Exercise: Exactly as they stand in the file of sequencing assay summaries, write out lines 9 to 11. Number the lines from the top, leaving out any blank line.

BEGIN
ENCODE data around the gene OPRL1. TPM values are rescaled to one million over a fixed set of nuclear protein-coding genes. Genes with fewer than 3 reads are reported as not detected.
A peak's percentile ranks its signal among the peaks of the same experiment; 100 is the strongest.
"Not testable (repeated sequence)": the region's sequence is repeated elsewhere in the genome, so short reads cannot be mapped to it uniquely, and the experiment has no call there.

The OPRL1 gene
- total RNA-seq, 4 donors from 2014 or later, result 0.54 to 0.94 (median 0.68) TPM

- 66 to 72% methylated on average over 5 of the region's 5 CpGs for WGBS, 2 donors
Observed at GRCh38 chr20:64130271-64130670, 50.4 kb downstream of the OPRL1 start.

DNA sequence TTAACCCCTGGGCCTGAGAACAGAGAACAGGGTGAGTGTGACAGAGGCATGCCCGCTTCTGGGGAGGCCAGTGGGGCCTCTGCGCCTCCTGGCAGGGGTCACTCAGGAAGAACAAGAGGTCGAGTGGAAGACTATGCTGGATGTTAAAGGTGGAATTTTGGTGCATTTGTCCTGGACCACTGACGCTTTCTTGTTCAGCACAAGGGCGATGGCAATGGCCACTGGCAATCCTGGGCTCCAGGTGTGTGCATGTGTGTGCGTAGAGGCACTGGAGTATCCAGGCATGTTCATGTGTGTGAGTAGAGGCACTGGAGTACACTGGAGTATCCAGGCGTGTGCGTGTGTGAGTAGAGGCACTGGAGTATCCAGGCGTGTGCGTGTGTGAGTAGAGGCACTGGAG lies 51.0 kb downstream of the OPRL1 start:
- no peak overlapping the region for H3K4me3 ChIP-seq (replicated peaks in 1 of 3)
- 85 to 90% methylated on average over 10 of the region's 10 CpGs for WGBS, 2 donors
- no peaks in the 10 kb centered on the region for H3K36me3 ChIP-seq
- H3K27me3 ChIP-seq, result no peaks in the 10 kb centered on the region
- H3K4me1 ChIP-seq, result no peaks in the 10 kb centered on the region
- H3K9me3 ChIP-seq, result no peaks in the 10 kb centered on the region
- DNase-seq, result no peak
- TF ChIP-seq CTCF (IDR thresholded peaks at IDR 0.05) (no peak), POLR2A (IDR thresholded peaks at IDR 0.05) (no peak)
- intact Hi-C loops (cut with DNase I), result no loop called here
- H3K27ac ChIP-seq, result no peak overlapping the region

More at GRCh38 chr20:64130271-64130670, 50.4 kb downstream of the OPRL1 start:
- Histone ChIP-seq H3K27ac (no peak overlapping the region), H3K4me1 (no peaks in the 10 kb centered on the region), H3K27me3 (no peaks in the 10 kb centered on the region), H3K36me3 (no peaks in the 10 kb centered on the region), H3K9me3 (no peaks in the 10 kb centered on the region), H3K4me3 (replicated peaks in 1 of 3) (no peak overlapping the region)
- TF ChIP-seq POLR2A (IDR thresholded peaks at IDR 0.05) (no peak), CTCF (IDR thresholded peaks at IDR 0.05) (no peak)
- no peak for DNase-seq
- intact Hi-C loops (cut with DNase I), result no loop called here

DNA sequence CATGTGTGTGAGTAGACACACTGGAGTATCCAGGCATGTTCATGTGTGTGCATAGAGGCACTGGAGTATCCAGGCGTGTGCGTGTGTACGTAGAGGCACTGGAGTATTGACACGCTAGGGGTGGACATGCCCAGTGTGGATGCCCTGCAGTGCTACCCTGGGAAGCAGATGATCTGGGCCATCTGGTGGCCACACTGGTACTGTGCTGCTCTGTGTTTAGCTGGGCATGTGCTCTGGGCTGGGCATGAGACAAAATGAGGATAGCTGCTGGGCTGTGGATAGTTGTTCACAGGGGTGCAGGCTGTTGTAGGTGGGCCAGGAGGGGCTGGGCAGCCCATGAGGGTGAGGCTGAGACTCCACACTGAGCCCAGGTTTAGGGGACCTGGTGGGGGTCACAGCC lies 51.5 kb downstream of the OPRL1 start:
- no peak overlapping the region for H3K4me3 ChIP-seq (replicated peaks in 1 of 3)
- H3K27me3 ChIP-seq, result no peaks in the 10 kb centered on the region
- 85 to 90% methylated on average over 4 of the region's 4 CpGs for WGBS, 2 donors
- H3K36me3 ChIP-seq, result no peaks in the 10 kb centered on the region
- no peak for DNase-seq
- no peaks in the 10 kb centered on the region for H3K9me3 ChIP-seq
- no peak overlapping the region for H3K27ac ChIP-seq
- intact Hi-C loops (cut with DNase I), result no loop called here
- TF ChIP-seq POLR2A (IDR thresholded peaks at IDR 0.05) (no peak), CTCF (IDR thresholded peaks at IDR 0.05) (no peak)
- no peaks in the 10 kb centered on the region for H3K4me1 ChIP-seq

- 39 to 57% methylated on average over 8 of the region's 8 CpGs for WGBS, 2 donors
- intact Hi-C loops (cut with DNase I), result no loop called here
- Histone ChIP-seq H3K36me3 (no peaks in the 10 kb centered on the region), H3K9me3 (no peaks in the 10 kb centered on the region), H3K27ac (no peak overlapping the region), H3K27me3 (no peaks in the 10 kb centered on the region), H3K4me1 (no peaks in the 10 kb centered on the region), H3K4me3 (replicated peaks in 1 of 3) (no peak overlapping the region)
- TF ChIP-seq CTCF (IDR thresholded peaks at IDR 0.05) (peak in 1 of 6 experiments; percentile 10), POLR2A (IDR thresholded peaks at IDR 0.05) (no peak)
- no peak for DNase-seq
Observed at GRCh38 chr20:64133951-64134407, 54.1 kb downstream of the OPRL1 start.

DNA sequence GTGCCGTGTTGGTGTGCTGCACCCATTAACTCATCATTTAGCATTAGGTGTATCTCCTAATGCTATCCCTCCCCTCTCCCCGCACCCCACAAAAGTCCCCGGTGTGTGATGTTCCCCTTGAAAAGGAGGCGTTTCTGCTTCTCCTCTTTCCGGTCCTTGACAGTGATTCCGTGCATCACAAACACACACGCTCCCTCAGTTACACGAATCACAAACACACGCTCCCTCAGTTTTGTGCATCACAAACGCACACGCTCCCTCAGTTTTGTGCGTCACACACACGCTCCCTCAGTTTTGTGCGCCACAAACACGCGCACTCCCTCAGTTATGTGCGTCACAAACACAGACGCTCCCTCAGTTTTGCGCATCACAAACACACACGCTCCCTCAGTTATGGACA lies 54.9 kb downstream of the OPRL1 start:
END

- no peak overlapping the region for H3K4me3 ChIP-seq (replicated peaks in 1 of 3)
- 85 to 90% methylated on average over 10 of the region's 10 CpGs for WGBS, 2 donors
- no peaks in the 10 kb centered on the region for H3K36me3 ChIP-seq